Adams Papers

To John Adams from John Jay, 16 October 1787

Office for foreign Affairs 16th October 1787

Dr. Sir

Since my last to you of the 3d. Instant I have not been favored with any Letters from you.

I have at length the Pleasure of transmitting to you, herewith enclosed, an Act of Congress, complying with your Request to return, and expressing their Sentiments of, and their Thanks for the important Services you have rendered your Country. They have not yet come to any Decision respecting a Minister or a Chargé des Affaires at London, nor directed me to convey to you any Instructions relative to any Matters within the Department of your Legation.

You will also find herewith enclosed, a certified Copy of an Act of Congress of the 11th Inst. for ratifying the Contract you made on the 1st. June last, together with the Ratification in Form.—

One of your former Letters mentioned the advances made by Mr. Richard Harrison at Cadiz to Capt. Erwing [Erwin] and his Crew. I now enclose a certified Copy of an Act of Congress of the 12th. Inst. directing the Board of Treasury to reimburse Mr. Harrison.—

A Set of the printed Journals of Congress from the 10th. May to the 25th. September last, together with a Succession of News Papers from the Date of my last Letter to this Day, will also accompany this.—

I am not without Fears that one or perhaps more of your late Letters have miscarried; for none which have hitherto come to Hand make any Mention of Coll. Smith’s Arrival & Reception in Portugal. Perhaps you have had Reasons to postpone writing on those Subjects for the present, and I mention it only that you may know in Case you have written, that your Letters have not come to Hand.—

The public Mind is much occupied by the Plan of federal Government recommended by the late Convention—many expect much Good from its Institution, and others will oppose its Adoption. The Majority seems at present to be in its Favor. For my part I think it much better than the one we have, and therefore that we shall be Gainers by the Exchange; especially as there is Reason to hope that Experience and the good Sense of the People, will correct what may prove to be inexpedient in it. A Compact like this, which is the result of Accomodation and Compromise, cannot be supposed to be perfectly consonant to the Wishes and Opinions of any of the Parties. It corresponds a good Deal with your favorite and I think just Principles of Government, whereas the present Confederation seems to have been formed without the least attention to them.—Congress have thought it best to pass a Requisition for the Expenses of the ensuing Year, but like most of their former ones it will produce but little.—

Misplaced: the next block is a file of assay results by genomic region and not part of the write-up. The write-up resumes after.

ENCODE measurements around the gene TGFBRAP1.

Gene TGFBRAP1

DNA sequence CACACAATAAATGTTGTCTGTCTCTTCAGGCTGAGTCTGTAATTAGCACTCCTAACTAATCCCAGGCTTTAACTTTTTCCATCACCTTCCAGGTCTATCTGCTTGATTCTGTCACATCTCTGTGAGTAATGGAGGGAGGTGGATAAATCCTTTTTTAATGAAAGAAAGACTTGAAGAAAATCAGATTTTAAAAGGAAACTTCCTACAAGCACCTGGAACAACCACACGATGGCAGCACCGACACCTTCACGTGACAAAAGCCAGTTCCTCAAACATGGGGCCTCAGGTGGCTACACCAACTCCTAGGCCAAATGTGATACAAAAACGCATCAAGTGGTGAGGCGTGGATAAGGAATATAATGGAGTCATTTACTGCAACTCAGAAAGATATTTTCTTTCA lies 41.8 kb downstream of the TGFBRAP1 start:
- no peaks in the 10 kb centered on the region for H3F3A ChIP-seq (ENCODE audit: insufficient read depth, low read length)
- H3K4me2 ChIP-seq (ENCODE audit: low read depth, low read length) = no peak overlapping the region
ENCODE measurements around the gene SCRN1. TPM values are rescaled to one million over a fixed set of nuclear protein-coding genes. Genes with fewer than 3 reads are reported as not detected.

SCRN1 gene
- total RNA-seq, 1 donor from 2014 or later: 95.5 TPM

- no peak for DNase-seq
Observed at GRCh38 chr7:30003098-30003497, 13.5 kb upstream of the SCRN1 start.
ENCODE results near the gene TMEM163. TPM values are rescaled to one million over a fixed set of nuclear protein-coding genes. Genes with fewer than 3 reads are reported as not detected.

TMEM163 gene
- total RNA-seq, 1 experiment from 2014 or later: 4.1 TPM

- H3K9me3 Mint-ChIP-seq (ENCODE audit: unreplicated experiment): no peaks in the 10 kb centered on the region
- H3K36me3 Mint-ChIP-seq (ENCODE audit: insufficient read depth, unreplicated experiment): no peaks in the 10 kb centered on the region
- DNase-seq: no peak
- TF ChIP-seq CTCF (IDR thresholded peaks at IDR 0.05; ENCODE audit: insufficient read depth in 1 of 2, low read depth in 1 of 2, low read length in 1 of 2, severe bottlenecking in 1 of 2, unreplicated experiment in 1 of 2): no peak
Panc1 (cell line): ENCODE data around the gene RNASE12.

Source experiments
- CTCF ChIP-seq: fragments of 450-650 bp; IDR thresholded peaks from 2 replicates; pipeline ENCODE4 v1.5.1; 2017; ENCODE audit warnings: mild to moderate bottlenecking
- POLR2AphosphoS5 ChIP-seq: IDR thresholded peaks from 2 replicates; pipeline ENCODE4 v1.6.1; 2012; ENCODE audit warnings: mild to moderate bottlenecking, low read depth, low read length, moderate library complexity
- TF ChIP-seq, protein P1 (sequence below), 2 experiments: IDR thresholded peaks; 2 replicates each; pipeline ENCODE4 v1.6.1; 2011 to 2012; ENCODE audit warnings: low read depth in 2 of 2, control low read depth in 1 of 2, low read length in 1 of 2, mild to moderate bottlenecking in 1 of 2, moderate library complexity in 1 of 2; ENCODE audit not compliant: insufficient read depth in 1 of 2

As Mr. Jefferson’s present Commission will soon expire, Congress have directed another to be prepared for him. What further Arrangement they may think proper to make relative to their foreign Affairs is as yet undetermined. I am inclined to think that until the Fate of the new Government is decided, no very important Measures to meliorate our national Affairs will be attempted.

It is much to be wished that our Friends the Dutch may be able to escape the Evils of War, in a manner consistant with their true Interest and Honor. I think it fortunate that neither France nor Britain are ripe for Hostilities. A little Republic surrounded with powerful Monarchies has much to apprehend, as well from their Politics as their Arms. It gives me Pleasure to reflect that we have no such Neighbours, and that if we will but think and act for ourselves and unite, we shall have nothing to fear.—

I wish it may be convenient to you to return in some Vessel bound to this Port, that I may have Pleasure of taking you by the Hand, and personally assuring you of the sincere Esteem and Regard with which I am / Dr Sir / Your most obt. and hble: Servt.

John Jay


By the United States in Congress Assembled

October 5th: 1787

On a Report of the Secretary for foreign affairs, to whom were referred Two Letters from the Honourable John Adams of the 24th: and 27th: of January last.

Resolved that the Honorable John Adams, the Minister Plenipotentiary of the United States at the Court of London, be permitted, agreeably to his request, to return to America at any Time after the 24th Day of February in the Year of our Lord 1788, and that his Commission of Minister Plenipotentiary to their High Mightinesses do also then determine.

Resolved that Congress entertain a high Sense of the Services which Mr. Adams has rendered to the United States, in the Execution of the various important Trusts which they have from Time to Time committed to him, and that the thanks of Congress be presented to him for the Patriotism, Perseverance, Integrity and Diligence with which he hath ably and faithfully Served his Country .

[(Geteckend)] Chas. Thompson, Secry

MHi: Adams Papers.

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